NRL footprint on agenda as Commission looks to broaden horizon

NRL CEO Todd Greenberg has been asked by the ARL Commission to explore in-depth the future of the game as the game looks to broaden its footprint.

Topics like expansion or relocation have ignited heated debates among fans over the years and ARL chairman Peter Beattie believed it was time for the game to come up with a realistic footprint and has asked Greenberg to produce an official analysis within 12 months.

Coming towards the end of their first year of a five-year broadcast cycle agreement, clubs chairs and CEOs from all NRL teams were at Thursday's meeting and updates included a financial overview and updates on third-party agreements, the game's digital performance, participation and an outlook for 2019.

"It is easy to say we need to put new teams into places like Brisbane, New Zealand and Perth, but we first need to analyse the market and conduct a full business case," Greenberg said.

"Any concept of additional teams or a change in the format or structure to the competition would flow after 2022."

Beattie said it was crucial the Commission had all the facts to consider when signing off on decisions including maintaining playing standards if expansion went ahead, financial strategy and broadcast support.

"I've always been committed to it but when I got here I realised how bloody hard it was," Beattie said.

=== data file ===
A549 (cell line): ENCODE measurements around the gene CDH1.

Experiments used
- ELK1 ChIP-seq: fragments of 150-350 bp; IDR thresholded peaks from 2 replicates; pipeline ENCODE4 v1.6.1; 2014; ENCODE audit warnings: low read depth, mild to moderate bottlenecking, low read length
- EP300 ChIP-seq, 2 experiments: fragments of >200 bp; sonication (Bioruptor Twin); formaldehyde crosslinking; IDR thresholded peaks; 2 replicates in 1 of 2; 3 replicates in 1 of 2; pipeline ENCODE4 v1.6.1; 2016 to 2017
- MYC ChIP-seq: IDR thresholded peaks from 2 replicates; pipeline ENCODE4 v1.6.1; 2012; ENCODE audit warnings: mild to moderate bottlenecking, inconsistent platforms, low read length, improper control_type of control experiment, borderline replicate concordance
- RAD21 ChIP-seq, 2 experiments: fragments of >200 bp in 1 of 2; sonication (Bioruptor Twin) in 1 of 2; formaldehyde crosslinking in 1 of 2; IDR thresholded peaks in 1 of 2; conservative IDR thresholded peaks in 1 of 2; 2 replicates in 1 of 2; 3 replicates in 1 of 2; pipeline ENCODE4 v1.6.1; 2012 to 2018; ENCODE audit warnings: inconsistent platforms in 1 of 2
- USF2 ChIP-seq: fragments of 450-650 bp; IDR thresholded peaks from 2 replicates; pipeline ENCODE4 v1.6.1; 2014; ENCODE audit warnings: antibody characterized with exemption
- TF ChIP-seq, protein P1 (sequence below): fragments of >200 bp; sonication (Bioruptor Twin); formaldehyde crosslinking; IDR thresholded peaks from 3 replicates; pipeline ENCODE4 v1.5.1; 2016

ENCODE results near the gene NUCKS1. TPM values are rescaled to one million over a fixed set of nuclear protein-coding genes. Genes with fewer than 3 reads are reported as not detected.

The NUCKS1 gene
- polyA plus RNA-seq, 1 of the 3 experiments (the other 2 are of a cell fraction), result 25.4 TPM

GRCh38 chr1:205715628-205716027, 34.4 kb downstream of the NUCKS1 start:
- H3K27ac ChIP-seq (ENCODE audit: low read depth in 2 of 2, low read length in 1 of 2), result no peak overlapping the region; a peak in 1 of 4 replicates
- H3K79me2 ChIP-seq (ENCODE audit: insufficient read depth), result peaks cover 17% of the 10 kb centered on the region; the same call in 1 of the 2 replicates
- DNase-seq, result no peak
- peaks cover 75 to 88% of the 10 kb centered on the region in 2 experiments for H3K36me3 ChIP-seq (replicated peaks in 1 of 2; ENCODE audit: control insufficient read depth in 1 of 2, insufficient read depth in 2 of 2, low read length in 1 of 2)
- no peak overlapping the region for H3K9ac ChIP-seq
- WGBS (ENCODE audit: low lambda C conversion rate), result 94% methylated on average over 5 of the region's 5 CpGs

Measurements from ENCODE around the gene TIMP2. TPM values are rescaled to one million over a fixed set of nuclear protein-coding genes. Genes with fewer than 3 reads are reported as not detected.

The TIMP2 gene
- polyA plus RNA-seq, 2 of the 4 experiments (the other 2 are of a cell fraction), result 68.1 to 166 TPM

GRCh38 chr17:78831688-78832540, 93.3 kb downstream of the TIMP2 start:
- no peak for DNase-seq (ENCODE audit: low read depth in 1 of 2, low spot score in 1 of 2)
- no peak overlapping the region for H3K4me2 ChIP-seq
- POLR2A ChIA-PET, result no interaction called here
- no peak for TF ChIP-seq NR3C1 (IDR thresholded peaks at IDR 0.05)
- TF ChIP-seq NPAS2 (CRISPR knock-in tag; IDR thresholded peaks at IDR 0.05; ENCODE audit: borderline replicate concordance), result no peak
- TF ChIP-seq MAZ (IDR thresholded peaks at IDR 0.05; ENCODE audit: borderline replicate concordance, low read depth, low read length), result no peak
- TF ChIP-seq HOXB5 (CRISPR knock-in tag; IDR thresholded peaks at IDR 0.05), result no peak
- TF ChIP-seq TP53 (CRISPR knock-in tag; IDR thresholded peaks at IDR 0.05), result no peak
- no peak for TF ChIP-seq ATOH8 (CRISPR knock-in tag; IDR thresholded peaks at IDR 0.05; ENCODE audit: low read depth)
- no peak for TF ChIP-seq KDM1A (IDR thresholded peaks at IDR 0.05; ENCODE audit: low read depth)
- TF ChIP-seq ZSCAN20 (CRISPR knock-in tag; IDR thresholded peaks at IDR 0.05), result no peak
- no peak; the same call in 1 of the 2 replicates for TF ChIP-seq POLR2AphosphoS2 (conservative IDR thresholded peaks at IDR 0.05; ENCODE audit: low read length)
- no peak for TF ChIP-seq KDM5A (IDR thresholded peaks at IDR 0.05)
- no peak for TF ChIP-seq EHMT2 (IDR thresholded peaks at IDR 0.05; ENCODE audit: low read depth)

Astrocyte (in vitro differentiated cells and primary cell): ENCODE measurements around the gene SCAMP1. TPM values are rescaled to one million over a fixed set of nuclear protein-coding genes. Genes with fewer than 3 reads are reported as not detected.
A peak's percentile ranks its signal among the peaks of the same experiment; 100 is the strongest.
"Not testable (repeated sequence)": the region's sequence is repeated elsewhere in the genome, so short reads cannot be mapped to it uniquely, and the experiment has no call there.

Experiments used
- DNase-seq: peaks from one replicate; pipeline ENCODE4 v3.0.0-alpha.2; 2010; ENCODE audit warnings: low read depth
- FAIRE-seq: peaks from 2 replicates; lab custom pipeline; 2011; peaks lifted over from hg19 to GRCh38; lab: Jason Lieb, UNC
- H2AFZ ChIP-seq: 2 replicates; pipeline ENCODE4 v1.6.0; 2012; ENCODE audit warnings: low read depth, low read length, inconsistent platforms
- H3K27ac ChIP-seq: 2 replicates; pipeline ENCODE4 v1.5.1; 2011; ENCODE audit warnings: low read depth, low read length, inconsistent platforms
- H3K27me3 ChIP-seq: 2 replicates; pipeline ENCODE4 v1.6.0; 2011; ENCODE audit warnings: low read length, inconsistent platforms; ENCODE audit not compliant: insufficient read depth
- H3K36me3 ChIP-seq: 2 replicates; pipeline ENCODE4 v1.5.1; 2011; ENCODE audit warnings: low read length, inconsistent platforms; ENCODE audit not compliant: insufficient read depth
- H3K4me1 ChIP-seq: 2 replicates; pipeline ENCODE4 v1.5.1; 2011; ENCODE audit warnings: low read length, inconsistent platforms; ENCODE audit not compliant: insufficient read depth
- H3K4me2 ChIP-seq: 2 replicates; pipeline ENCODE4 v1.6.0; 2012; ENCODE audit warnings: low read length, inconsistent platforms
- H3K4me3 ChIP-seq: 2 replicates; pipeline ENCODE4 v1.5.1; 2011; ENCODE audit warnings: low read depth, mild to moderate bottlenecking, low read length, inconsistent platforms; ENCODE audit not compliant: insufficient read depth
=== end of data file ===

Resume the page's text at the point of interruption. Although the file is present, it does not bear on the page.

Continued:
The NRL's future footprint discussion:

  • What is the optimal footprint for Rugby League in the Australasia and Pacific region;
  • Whether additional teams would dilute the standard of the Telstra Premiership;
  • The impact of expansion – or relocating teams - on participation numbers;
  • The financial cost of including additional teams in the competition;
  • Whether broadcasters support an expanded competition.

The latest string of off-field incidents took the gloss off the announcement with Greenberg inundated with questions surrounding coach Shane Flanagan's future at Cronulla, and the recent court cases involving Dylan Walker, Zane Musgrove and Jarryd Hayne.

Greenberg maintained the code was determined to let both the NRL Integrity Unit investigations and court cases run their course before handing down any punishments.